Altered terminal erythroid differentiation of Hbbth1/th1 mice and normalization after thansferrin therapy. (A) Representative erythropoiesis profiles of bone marrow and spleen of Hbbth1/th1 mice. (Top panel) The representative erythropoiesis profiles of bone marrow. A decrease in fraction I (proerythroblast) and fraction VI (mature red cells) is clearly seen in PBS-treated thalassemia bone marrow and is restored in transferrin-treated bone marrow. (Bottom panel) Representative erythropoiesis profiles of spleen. There are very few erythroblasts in WT spleen, but the spleen of thalassemia mouse is highly erythropoietic and is restored in transferrin-treated spleen. (B) Western blot revealed an increase in soluble serum TfR1 in Hbbth1/th1 relative to WT mice and is normalized after transferrin treatment.

Figure 3

Altered terminal erythroid differentiation of Hbbth1/th1 mice and normalization after thansferrin therapy. (A) Representative erythropoiesis profiles of bone marrow and spleen of Hbbth1/th1 mice. (Top panel) The representative erythropoiesis profiles of bone marrow. A decrease in fraction I (proerythroblast) and fraction VI (mature red cells) is clearly seen in PBS-treated thalassemia bone marrow and is restored in transferrin-treated bone marrow. (Bottom panel) Representative erythropoiesis profiles of spleen. There are very few erythroblasts in WT spleen, but the spleen of thalassemia mouse is highly erythropoietic and is restored in transferrin-treated spleen. (B) Western blot revealed an increase in soluble serum TfR1 in Hbbth1/th1 relative to WT mice and is normalized after transferrin treatment.

Discussion

This study establishes a reliable method to quantify differentiating mouse erythroblasts and to monitor terminal in vivo erythropoiesis. Using this method, we are able to define stage-specific changes in terminal erythroid differentiation in the bone marrow and spleen of Hbbth1/th1 mice and their reversal after transferrin treatment, previously shown to ameliorate disease in Hbbth1/th1 mice.17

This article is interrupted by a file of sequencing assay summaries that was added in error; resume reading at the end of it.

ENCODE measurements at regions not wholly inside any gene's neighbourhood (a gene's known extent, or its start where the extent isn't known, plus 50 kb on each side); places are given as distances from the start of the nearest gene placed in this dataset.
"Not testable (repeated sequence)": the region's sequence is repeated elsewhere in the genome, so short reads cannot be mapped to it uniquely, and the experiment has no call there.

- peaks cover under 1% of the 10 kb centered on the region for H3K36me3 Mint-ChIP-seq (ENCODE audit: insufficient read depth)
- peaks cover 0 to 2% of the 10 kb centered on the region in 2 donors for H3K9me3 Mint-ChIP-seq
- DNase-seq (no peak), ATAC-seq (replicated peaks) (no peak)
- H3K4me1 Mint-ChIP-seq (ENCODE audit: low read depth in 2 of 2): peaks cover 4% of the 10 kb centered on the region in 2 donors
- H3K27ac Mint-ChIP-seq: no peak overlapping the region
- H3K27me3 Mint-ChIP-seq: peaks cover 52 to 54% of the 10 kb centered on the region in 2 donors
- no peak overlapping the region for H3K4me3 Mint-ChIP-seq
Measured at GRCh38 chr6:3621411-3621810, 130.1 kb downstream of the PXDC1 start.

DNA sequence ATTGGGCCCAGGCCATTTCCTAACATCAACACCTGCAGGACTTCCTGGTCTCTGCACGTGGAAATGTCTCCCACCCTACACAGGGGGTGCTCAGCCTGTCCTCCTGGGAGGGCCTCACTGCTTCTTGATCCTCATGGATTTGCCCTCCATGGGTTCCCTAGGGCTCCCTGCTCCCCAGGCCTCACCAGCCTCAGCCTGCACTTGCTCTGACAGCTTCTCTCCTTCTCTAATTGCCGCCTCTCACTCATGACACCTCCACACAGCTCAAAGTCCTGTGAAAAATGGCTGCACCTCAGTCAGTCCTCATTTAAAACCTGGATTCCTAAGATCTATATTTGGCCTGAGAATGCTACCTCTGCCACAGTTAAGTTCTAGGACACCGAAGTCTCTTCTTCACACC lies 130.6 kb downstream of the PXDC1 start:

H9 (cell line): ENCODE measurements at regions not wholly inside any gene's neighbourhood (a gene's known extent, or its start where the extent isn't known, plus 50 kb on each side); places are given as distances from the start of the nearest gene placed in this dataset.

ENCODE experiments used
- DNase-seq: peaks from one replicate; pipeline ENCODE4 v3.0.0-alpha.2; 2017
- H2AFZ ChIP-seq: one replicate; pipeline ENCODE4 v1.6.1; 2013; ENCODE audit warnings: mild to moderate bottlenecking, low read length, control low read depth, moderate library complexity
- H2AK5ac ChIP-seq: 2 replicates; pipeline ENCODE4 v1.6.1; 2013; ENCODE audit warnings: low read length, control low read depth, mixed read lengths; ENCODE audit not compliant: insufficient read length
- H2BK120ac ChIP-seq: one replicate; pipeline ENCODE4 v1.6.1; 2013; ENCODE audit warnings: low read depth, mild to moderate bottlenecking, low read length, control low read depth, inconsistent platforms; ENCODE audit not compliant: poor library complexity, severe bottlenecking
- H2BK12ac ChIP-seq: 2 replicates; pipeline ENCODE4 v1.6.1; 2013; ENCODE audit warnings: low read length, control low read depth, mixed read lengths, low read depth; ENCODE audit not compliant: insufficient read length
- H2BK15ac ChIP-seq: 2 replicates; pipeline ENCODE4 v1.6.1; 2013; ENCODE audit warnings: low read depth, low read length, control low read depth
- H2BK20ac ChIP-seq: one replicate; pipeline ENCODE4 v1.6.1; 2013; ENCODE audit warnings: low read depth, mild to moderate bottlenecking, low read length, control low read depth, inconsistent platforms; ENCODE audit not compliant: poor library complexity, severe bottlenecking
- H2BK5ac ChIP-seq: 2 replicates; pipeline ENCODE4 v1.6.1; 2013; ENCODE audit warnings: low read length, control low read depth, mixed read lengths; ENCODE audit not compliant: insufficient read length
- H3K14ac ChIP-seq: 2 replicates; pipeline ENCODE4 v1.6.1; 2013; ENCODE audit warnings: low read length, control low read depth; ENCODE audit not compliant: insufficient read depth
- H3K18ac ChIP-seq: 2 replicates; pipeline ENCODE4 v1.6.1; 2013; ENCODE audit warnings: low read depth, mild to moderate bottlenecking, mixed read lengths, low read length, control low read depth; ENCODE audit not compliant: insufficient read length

A flow cytometry-based assay using CD71 (sometimes in conjunction with forward scatter) as a differentiation marker has been extensively used to study murine erythropoiesis in vivo over the past decade. Our analysis of more than 40 previous published studies using CD71 as a marker reveal large variations in the ratio of Pro:Baso:Poly:Ortho in normal WT bone marrow. For example, Halupa et al reported percentages of Pro:Baso:Poly:Ortho as 1.1: 39.5: 4.1: 55.3 for WT mice,9  whereas Mukai and colleagues reported percentages of 0.5: 30.1: 25.6: 9.3,10  and Diwan et al reported as 2: 16: 2: 27.11  Similarly, our analysis of 10 previous studies using CD71 in conjunction with forward scatter also reveals large inconsistencies in the ratio of Pro:Baso:Poly:Ortho in normal murine bone marrow.6,20-28  None of these studies were able to document physiologic progression of terminal erythroid differentiation in normal bone marrow. As such, the reported stage-specific erythropoietic defects in various genetically engineered mice using CD71 as a marker is highly problematic.

The novel method presented in this paper enables successful in vivo quantitation of mouse terminal erythroid differentiation. This success is largely attributed to clear separation of all terminally differentiating erythroid cells, namely Pro, Baso, Poly, Ortho erythroblasts, reticulocytes, and mature red blood cells, using surface markers TER119 and CD44 in conjunction with forward scatter. The failure of previous studies to quantify this process using Ter119 and CD71 is because of the fact that in contrast to CD44 expression that decreases progressively after each cell division, there is little change in CD71 expression after each cell division.13  In the original study using CD71 and TER119 as markers for erythroid cell differentiation, the authors defined 4 regions I, II, III, and IV. They indicated that these regions are enriched in Pro, Baso, Poly, and Ortho erythroblasts, respectively.5  Even after the addition of FSC as an additional marker, the defined erythroblast populations (namely Pro-E, Ery-A, Ery-B, and Ery-C) did not improve the discrimination between different stages.